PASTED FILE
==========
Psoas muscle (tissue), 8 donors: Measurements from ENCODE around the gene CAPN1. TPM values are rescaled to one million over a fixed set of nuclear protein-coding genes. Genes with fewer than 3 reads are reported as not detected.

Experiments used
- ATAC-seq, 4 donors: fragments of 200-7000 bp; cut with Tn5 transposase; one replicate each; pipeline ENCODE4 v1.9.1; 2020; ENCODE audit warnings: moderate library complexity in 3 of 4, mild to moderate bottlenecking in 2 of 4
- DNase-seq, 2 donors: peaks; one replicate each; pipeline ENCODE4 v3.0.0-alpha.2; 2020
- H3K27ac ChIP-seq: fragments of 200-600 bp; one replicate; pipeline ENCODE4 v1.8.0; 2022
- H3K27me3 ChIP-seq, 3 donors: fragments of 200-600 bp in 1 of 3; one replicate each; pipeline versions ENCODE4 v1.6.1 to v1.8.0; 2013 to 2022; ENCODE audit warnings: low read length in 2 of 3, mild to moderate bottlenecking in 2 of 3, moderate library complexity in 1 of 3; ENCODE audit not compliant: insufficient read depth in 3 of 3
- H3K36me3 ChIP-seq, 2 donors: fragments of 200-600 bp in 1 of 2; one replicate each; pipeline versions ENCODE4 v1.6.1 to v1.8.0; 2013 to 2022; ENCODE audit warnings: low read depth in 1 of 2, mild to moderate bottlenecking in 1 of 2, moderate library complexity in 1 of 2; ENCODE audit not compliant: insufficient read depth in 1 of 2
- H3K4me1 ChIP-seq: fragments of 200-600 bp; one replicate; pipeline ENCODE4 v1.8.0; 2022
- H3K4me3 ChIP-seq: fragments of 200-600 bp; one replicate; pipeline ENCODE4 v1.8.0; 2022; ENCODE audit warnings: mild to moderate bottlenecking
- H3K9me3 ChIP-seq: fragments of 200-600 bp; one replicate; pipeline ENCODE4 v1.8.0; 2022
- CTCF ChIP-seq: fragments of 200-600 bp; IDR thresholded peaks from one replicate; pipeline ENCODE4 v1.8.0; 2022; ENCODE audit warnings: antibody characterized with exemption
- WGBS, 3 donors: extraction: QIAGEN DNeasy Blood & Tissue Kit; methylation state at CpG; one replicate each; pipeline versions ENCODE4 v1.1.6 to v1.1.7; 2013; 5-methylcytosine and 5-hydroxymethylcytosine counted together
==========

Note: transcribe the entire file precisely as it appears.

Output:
Psoas muscle (tissue), 8 donors: Measurements from ENCODE around the gene CAPN1. TPM values are rescaled to one million over a fixed set of nuclear protein-coding genes. Genes with fewer than 3 reads are reported as not detected.

Experiments used
- ATAC-seq, 4 donors: fragments of 200-7000 bp; cut with Tn5 transposase; one replicate each; pipeline ENCODE4 v1.9.1; 2020; ENCODE audit warnings: moderate library complexity in 3 of 4, mild to moderate bottlenecking in 2 of 4
- DNase-seq, 2 donors: peaks; one replicate each; pipeline ENCODE4 v3.0.0-alpha.2; 2020
- H3K27ac ChIP-seq: fragments of 200-600 bp; one replicate; pipeline ENCODE4 v1.8.0; 2022
- H3K27me3 ChIP-seq, 3 donors: fragments of 200-600 bp in 1 of 3; one replicate each; pipeline versions ENCODE4 v1.6.1 to v1.8.0; 2013 to 2022; ENCODE audit warnings: low read length in 2 of 3, mild to moderate bottlenecking in 2 of 3, moderate library complexity in 1 of 3; ENCODE audit not compliant: insufficient read depth in 3 of 3
- H3K36me3 ChIP-seq, 2 donors: fragments of 200-600 bp in 1 of 2; one replicate each; pipeline versions ENCODE4 v1.6.1 to v1.8.0; 2013 to 2022; ENCODE audit warnings: low read depth in 1 of 2, mild to moderate bottlenecking in 1 of 2, moderate library complexity in 1 of 2; ENCODE audit not compliant: insufficient read depth in 1 of 2
- H3K4me1 ChIP-seq: fragments of 200-600 bp; one replicate; pipeline ENCODE4 v1.8.0; 2022
- H3K4me3 ChIP-seq: fragments of 200-600 bp; one replicate; pipeline ENCODE4 v1.8.0; 2022; ENCODE audit warnings: mild to moderate bottlenecking
- H3K9me3 ChIP-seq: fragments of 200-600 bp; one replicate; pipeline ENCODE4 v1.8.0; 2022
- CTCF ChIP-seq: fragments of 200-600 bp; IDR thresholded peaks from one replicate; pipeline ENCODE4 v1.8.0; 2022; ENCODE audit warnings: antibody characterized with exemption
- WGBS, 3 donors: extraction: QIAGEN DNeasy Blood & Tissue Kit; methylation state at CpG; one replicate each; pipeline versions ENCODE4 v1.1.6 to v1.1.7; 2013; 5-methylcytosine and 5-hydroxymethylcytosine counted together